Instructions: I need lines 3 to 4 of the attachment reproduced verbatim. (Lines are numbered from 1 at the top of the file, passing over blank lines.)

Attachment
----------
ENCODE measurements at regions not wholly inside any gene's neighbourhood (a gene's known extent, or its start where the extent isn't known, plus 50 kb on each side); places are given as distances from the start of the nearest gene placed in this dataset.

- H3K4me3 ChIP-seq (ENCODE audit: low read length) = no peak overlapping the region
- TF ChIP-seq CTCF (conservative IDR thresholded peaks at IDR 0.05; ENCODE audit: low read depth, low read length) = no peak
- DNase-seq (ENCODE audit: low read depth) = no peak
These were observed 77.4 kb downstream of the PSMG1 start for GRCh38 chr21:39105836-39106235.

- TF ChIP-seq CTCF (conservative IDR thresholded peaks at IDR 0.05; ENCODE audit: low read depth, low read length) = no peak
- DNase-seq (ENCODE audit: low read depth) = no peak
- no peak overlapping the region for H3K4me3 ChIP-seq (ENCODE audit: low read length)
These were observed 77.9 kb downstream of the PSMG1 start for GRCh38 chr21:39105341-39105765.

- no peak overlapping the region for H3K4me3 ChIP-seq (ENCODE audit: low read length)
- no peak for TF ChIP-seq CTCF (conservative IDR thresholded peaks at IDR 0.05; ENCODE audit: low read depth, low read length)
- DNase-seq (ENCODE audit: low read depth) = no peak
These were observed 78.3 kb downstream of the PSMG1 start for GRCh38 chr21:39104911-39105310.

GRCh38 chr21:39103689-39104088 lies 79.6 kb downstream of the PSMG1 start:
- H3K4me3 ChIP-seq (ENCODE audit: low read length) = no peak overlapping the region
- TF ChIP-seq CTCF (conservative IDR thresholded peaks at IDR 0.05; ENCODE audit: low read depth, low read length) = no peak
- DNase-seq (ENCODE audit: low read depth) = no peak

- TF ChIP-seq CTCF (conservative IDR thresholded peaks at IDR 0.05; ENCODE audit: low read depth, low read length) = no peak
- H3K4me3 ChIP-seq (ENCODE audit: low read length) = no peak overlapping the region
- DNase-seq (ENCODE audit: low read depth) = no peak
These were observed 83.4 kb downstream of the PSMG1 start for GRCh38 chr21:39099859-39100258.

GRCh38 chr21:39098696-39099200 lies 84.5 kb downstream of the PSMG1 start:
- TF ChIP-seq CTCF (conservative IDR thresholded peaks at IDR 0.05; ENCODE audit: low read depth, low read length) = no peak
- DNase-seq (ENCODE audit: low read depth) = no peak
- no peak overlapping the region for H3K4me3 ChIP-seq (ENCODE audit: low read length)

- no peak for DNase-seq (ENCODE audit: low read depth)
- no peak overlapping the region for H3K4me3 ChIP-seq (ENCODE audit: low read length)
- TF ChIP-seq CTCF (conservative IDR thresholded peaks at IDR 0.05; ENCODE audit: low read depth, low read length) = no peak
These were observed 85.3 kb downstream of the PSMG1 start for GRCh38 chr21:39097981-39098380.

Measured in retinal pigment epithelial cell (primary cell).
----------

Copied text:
- TF ChIP-seq CTCF (conservative IDR thresholded peaks at IDR 0.05; ENCODE audit: low read depth, low read length) = no peak
- DNase-seq (ENCODE audit: low read depth) = no peak